- Simon Burgess & Stefan Profit, 2001. "Externalities in the matching of workers and firms in Britain," LSE Research Online Documents on Economics 20130, London School of Economics and Political Science, LSE Library.
- Coles, Melvyn G & Smith, Eric, 1994.
"Cross-Section Estimation of the Matching Function: Evidence from England and Wales,"
CEPR Discussion Papers
966, C.E.P.R. Discussion Papers.
- Coles, Melvyn G & Smith, Eric, 1996. "Cross-Section Estimation of the Matching Function: Evidence from England and Wales," Economica, London School of Economics and Political Science, vol. 63(252), pages 589-97, November.
- Matthew J. Notowidigdo, 2011.
"The Incidence of Local Labor Demand Shocks,"
2011 Meeting Papers
629, Society for Economic Dynamics.
- Stephen R. G. Jones & W. Craig Riddell, 1999.
"The Measurement of Unemployment: An Empirical Approach,"
Econometric Society, vol. 67(1), pages 147-162, January.
- Stephen R. G. Jones & W. Craig Riddell, . "The Measurement Of Unemployment: An Empirical Approach," Canadian International Labour Network Working Papers 09, McMaster University.
- Matias Busso & Jesse Gregory & Patrick Kline, 2011.
"Assessing the Incidence and Efficiency of a Prominent Place Based Policy,"
11-07, Center for Economic Studies, U.S. Census Bureau.
- Matias Busso & Jesse Gregory & Patrick Kline, 2013. "Assessing the Incidence and Efficiency of a Prominent Place Based Policy," American Economic Review, American Economic Association, vol. 103(2), pages 897-947, April.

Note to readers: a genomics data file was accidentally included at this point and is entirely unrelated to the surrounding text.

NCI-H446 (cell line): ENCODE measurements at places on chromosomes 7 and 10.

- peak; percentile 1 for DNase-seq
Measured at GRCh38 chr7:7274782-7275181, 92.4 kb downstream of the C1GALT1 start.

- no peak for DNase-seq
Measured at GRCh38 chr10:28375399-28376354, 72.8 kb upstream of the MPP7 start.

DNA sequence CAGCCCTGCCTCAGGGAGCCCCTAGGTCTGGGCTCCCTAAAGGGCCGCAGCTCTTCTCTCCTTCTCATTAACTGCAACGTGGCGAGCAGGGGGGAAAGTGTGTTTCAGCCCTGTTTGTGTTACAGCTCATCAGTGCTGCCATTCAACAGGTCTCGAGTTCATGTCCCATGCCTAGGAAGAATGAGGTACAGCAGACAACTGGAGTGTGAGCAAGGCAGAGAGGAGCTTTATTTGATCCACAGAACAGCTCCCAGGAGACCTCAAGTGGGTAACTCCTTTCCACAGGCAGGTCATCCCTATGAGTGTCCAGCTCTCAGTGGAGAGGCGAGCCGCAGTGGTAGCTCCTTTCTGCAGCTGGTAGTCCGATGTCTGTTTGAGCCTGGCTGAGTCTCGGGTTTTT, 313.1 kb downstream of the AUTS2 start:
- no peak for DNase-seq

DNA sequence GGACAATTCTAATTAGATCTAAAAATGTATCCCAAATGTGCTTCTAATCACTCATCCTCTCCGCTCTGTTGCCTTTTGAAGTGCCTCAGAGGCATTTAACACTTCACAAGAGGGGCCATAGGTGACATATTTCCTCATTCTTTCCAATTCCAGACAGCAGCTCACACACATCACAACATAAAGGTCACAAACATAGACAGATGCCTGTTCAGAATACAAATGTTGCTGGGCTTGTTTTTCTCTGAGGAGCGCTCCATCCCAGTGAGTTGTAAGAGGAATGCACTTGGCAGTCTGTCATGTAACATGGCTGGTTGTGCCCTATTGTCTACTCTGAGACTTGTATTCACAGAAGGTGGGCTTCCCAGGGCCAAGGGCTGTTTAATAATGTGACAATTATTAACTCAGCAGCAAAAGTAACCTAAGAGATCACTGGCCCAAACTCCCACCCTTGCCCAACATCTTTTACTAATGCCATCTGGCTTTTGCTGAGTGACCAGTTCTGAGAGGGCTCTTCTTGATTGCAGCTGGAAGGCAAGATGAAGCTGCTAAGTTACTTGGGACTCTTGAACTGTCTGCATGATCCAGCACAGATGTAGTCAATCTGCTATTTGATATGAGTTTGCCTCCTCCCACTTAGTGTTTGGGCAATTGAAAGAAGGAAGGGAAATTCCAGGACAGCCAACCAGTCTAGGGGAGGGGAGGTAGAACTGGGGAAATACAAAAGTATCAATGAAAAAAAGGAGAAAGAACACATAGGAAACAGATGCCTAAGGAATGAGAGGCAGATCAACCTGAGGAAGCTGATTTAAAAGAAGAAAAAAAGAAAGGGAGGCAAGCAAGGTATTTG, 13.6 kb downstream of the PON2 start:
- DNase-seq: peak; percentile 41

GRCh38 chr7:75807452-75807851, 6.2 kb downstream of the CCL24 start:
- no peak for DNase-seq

- Matias Busso & Jesse Gregory & Patrick M. Kline, 2010. "Assessing the Incidence and Efficiency of a Prominent Place Based Policy," NBER Working Papers 16096, National Bureau of Economic Research, Inc.
- Edward L. Glaeser & Joshua D. Gottlieb, 2008.
"The Economics of Place-Making Policies,"
NBER Working Papers
14373, National Bureau of Economic Research, Inc.
- Leah Platt Boustan & Robert A. Margo, 2007. "Race, Segregation, and Postal Employment: New Evidence on Spatial Mismatch," NBER Working Papers 13462, National Bureau of Economic Research, Inc.
- Christopher A. Pissarides, 2000. "Equilibrium Unemployment Theory, 2nd Edition," MIT Press Books, The MIT Press, edition 1, volume 1, number 0262161877, December.
- Eleonora Patacchini & Yves Zenou, 2007. "Spatial dependence in local unemployment rates," Journal of Economic Geography, Oxford University Press, vol. 7(2), pages 169-191, March.
For technical questions regarding this item, or to correct its authors, title, abstract, bibliographic or download information, contact: ().
If you have authored this item and are not yet registered with RePEc, we encourage you to do it here. This allows to link your profile to this item. It also allows you to accept potential citations to this item that we are uncertain about.
If references are entirely missing, you can add them using this form.
If the full references list an item that is present in RePEc, but the system did not link to it, you can help with this form.
If you know of missing items citing this one, you can help us creating those links by adding the relevant references in the same way as above, for each refering item. If you are a registered author of this item, you may also want to check the "citations" tab in your profile, as there may be some citations waiting for confirmation.
Please note that corrections may take a couple of weeks to filter through the various RePEc services.